Organic cotton crops are kept healthy with a number of natural methods that help control weeds and pests. According to the Organic Consumers Association’s Clothes for a Change program, these methods include mechanical or hand-weeding, crop rotation, planting several crops together (intercropping), use of mulches, adjusting planting dates and densities of crops, and introducing beneficial predator insects.

By using the sustainable methods farmers have embraced for centuries, modern-day organic cotton farmers are saving money on production and reducing the high health care costs associated with chemical exposure, because those involved in the production of organic cotton, from the farmer and weaver to the seller and consumer, are not exposed to the chemicals used in conventional cotton farming.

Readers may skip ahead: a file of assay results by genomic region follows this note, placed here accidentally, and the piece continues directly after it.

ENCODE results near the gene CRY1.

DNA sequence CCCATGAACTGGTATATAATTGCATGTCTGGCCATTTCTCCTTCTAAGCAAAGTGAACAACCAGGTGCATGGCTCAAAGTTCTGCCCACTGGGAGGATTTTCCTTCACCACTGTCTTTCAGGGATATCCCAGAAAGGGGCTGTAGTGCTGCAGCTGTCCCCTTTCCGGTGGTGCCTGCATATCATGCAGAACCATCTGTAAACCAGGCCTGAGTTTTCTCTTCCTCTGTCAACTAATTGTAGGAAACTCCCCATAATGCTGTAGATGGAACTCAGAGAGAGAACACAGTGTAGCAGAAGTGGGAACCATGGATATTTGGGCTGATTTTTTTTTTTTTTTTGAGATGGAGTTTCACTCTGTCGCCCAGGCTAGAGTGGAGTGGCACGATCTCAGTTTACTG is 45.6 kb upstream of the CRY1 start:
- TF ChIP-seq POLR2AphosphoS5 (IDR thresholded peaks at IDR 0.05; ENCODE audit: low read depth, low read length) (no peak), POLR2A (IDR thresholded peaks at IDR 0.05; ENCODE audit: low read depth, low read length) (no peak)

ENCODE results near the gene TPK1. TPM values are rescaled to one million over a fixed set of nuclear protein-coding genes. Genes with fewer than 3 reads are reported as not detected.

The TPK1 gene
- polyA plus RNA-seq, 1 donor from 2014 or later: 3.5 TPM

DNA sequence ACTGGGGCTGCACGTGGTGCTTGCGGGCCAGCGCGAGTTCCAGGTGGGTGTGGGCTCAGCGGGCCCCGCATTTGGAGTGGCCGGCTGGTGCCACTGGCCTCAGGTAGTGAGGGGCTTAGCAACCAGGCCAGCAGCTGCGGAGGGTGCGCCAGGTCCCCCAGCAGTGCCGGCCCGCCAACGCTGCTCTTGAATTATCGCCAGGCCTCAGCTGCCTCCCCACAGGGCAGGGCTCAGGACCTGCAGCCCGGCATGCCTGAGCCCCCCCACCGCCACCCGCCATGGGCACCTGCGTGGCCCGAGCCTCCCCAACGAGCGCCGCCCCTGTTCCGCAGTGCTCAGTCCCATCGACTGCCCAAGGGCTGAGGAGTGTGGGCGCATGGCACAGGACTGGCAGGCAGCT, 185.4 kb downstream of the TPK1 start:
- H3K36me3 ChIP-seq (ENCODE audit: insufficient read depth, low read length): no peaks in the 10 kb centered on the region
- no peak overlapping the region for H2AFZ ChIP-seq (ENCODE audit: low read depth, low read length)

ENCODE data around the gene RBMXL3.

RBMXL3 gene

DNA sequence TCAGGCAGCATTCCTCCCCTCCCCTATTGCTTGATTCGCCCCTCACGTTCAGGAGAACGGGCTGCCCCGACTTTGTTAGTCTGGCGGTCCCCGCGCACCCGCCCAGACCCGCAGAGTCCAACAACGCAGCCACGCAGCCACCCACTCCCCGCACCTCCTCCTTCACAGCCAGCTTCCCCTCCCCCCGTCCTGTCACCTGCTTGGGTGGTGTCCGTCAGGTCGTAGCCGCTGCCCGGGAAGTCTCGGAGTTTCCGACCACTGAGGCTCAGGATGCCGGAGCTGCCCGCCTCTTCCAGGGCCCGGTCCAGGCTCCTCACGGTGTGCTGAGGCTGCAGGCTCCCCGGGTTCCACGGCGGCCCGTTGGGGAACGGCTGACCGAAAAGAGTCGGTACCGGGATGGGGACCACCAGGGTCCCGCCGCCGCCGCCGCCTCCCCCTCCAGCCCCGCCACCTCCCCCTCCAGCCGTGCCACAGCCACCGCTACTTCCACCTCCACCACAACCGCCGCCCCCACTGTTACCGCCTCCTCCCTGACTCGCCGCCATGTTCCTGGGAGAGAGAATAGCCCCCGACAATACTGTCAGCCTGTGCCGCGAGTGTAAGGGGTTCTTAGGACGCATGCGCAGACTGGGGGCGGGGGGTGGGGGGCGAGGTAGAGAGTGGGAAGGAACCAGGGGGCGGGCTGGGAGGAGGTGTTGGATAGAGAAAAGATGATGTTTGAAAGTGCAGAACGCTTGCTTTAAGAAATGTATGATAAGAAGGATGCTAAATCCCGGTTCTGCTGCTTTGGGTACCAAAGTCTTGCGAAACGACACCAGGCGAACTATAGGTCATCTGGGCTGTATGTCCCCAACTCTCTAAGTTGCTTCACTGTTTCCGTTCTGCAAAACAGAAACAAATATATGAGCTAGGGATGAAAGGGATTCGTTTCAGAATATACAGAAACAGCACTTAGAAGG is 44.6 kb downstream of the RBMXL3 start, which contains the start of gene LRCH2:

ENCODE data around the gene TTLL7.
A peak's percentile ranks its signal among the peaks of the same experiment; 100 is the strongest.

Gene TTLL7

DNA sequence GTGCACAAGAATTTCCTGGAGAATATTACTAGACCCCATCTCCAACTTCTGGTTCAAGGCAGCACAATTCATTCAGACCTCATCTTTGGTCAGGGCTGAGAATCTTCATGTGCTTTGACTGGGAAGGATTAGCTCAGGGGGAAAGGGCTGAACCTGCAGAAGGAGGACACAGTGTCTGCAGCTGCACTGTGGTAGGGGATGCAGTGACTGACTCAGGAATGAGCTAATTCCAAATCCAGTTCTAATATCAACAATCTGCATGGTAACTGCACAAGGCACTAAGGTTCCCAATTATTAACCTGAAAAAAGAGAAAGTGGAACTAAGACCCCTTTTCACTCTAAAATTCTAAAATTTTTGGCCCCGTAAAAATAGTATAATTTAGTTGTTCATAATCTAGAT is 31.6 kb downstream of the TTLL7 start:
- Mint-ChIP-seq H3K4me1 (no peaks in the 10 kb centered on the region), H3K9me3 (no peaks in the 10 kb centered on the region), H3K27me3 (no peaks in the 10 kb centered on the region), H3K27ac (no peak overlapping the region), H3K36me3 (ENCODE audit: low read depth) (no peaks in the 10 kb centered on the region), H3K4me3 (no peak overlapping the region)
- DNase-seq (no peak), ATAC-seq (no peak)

2. Water Resources

Many believe that conventional cotton uses much less water than organic cotton, but in fact the opposite may be true. By beginning with healthy soil, organic cotton farmers need not supply intense irrigation for their crops — the plants themselves use water much more efficiently due to the inherent health of their surrounding environment. No matter the crop, water usage varies from field to field and country to country. While organic cotton crops in California may use the same amount of water as conventional cotton, crops in Turkey and India may be an entirely different story. During the transitional phase from a conventional to an organic cotton field, it is commonly reported that organic cotton will require more water, but once the land is certified organic (after two or three years of growing transitional crops), water usage often returns to previously normal levels — sometimes even less!